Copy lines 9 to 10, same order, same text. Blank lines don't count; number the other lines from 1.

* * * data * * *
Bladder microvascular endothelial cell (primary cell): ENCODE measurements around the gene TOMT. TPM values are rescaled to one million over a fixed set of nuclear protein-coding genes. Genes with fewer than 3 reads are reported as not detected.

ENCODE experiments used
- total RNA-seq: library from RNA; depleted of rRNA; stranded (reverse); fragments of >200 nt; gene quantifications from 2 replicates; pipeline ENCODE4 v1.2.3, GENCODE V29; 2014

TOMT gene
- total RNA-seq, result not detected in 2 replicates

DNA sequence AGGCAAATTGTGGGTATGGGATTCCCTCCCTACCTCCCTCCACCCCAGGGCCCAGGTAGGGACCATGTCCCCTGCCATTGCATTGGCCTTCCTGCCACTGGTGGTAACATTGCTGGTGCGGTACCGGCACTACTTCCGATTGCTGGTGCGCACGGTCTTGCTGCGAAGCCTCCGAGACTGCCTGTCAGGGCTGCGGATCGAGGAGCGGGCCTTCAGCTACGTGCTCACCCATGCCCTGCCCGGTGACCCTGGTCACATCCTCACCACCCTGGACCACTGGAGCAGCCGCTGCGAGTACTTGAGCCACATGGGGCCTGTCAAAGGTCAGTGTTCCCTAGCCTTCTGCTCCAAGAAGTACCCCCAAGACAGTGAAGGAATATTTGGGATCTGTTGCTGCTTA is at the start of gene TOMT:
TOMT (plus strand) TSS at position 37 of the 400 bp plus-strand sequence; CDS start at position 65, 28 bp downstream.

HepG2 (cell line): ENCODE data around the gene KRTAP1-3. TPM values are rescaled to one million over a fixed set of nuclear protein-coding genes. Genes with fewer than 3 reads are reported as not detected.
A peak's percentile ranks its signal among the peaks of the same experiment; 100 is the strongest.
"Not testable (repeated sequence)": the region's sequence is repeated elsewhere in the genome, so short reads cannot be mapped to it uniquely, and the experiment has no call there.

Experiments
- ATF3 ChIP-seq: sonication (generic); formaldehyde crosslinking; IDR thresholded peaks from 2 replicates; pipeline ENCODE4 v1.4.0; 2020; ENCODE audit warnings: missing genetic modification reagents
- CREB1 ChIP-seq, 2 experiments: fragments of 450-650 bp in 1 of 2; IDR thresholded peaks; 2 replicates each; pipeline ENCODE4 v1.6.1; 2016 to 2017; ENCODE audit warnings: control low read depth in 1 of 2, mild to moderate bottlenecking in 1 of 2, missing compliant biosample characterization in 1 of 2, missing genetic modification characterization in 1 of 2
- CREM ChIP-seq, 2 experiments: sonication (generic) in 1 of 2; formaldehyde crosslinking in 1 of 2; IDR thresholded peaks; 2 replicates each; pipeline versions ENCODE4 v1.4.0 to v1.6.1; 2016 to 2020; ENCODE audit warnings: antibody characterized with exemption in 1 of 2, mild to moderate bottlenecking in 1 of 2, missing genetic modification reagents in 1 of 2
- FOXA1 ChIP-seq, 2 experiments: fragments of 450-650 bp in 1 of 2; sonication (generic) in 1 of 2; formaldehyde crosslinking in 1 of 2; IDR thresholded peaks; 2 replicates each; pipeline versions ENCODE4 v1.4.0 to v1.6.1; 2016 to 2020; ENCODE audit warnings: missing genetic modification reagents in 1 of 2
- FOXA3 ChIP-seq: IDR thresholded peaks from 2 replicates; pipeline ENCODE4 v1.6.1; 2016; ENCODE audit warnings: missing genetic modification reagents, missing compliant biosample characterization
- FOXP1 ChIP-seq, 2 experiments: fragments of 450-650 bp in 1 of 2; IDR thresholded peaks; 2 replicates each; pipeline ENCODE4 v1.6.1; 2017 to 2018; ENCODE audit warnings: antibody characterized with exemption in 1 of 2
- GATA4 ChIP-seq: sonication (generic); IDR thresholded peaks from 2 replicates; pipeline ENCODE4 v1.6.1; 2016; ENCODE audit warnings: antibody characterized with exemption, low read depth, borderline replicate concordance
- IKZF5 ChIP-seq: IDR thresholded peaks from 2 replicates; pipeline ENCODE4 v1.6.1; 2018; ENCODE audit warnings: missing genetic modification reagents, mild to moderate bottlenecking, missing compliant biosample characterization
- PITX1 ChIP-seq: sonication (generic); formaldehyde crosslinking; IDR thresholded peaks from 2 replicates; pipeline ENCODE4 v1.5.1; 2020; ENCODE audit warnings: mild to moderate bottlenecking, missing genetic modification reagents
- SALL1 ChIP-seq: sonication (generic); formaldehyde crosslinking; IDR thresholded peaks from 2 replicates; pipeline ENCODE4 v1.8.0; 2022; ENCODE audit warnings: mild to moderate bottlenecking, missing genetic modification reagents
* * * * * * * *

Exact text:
A peak's percentile ranks its signal among the peaks of the same experiment; 100 is the strongest.
"Not testable (repeated sequence)": the region's sequence is repeated elsewhere in the genome, so short reads cannot be mapped to it uniquely, and the experiment has no call there.